How Hard Is SAT Vocabulary, Really?

If you haven’t taken any practice SATs or done much in the way of prep, you might not realize what, exactly, you’re getting into. SAT vocab is totally nuts. There will be words on the test that you’ve never seen or heard. I mean it.

Oh, you read a lot? And you think you have a great vocabulary? Me too. But here’s the thing: there’s still a word or two on most SATs that I don’t know. And it’s not just me! That’s true of every other SAT teacher I know, too. There’s something wrong with that, right?

Just to be clear about what we’re talking about, take a look at a few of the toughest SAT words that I’ve taken from actual SATs. I don’t think SAT vocab repeats often enough that you’ll necessarily see any of these on the version of the test you take, but you might. Or you might see some other crazy word, like “impute.” Or “diaphanous.” And you’ll most likely see some of these frequently tested SAT words too.


English is a really, really big language

It’s not all that easy to measure how large languages are. Truth be told, it’s totally impossible, because languages aren’t clearly defined things. (Where does English begin and end? Scottish sounds like a whole other language to me.) That means that testing vocabulary is a daunting task. The SAT makers have to decide which words are fair game, and which are too rare, too old, or too localized to test. Is the word “contrariwise” too outdated to include? How do we decide?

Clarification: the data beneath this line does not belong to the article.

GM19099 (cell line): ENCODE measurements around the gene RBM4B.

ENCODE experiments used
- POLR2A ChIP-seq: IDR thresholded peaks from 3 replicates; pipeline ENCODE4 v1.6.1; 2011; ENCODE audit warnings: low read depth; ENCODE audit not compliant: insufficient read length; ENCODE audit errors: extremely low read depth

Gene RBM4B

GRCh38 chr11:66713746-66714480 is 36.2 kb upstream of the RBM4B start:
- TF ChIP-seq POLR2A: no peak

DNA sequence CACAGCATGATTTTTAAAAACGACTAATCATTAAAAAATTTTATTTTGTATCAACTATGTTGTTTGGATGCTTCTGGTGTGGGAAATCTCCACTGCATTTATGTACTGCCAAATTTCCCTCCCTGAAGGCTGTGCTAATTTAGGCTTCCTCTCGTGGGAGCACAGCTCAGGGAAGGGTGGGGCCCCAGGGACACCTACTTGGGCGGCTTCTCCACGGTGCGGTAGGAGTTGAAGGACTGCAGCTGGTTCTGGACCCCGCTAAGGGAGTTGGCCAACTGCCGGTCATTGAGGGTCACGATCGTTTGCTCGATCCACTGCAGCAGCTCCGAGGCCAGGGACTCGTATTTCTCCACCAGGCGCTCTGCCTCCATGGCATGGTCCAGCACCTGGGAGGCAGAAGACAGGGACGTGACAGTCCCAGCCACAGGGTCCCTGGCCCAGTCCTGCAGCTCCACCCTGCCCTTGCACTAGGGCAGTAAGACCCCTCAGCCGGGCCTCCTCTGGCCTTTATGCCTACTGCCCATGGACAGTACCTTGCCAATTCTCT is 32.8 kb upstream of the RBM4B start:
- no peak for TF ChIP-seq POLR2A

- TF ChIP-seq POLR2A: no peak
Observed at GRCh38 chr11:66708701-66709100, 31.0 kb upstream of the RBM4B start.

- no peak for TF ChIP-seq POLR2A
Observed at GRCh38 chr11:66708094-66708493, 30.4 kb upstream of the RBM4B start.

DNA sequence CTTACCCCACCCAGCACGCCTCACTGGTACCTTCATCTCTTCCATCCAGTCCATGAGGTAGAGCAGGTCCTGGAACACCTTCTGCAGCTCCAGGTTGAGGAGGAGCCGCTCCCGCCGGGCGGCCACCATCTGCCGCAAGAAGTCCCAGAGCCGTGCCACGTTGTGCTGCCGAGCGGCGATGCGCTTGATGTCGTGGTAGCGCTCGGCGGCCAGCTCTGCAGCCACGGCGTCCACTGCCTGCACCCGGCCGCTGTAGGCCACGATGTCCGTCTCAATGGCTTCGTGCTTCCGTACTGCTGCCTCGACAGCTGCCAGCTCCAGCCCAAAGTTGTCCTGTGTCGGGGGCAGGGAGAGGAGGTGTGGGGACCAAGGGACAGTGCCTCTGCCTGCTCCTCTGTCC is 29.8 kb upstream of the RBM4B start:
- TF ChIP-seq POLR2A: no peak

The SAT focuses on academic words

For the most part, SAT vocabulary is academic vocabulary. To get a sense of what that means, try to imagine how a caricature of a Harvard professor might speak. I’m talking about the kind of guy who wears a sweater vest. For a complete picture, give him a hint of a British accent. If you didn’t put your napkin in your lap, he’d think you indecorous.

So as big as English is, the test makers have something to focus on. But here’s the problem—“academic” words are sometimes really, really rare words.


Most SAT vocab is reasonable

I don’t want to make it sound like the SAT has insane expectations; there are just a handful of words on each test that are as difficult as the ones I mentioned. And even if you don’t know those words, if you’ve got a sturdy enough foundation of word-roots, prefixes, and suffixes, you can usually do pretty well. It certainly helps to have a bit of strategy in your tool belt, too.



  • Lucas Fink

    Lucas is the teacher behind Magoosh TOEFL. He’s been teaching TOEFL preparation and more general English since 2009, and the SAT since 2008. Between his time at Bard College and teaching abroad, he has studied Japanese, Czech, and Korean. None of them come in handy, nowadays.

By the way, Magoosh can help you study for both the SAT and ACT exams. Click here to learn more!

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2 Responses to How Hard Is SAT Vocabulary, Really?

  1. Gillian Dunn November 18, 2013 at 5:08 am #


    I am already doing SAT exam preparations and the worst part is that my english i.e the vocab is not so good. I can’t easily grasp words. Can you suggest any good book or any other study plan that will help me in this particular sphere. It would be a great help.

    • Lucas Fink
      Lucas January 8, 2014 at 8:34 pm #

      Hi Gillian!

      The best way to remember vocabulary words is by using mnemonics and seeing words again and again. Flashcards are great for repetition, especially our SAT vocab flashcard app. Reading difficult English texts is also hugely helpful. That’s the most effective way to really learn words and be able to use them (great for your essay!), but if you only have a short time to study, it’s a bit slow and might not be as immediately helpful as flashcards and mnemonics.

      And we do have some study schedules that can help keep you focused. They all include vocabulary, but remember that’s just part of the test!


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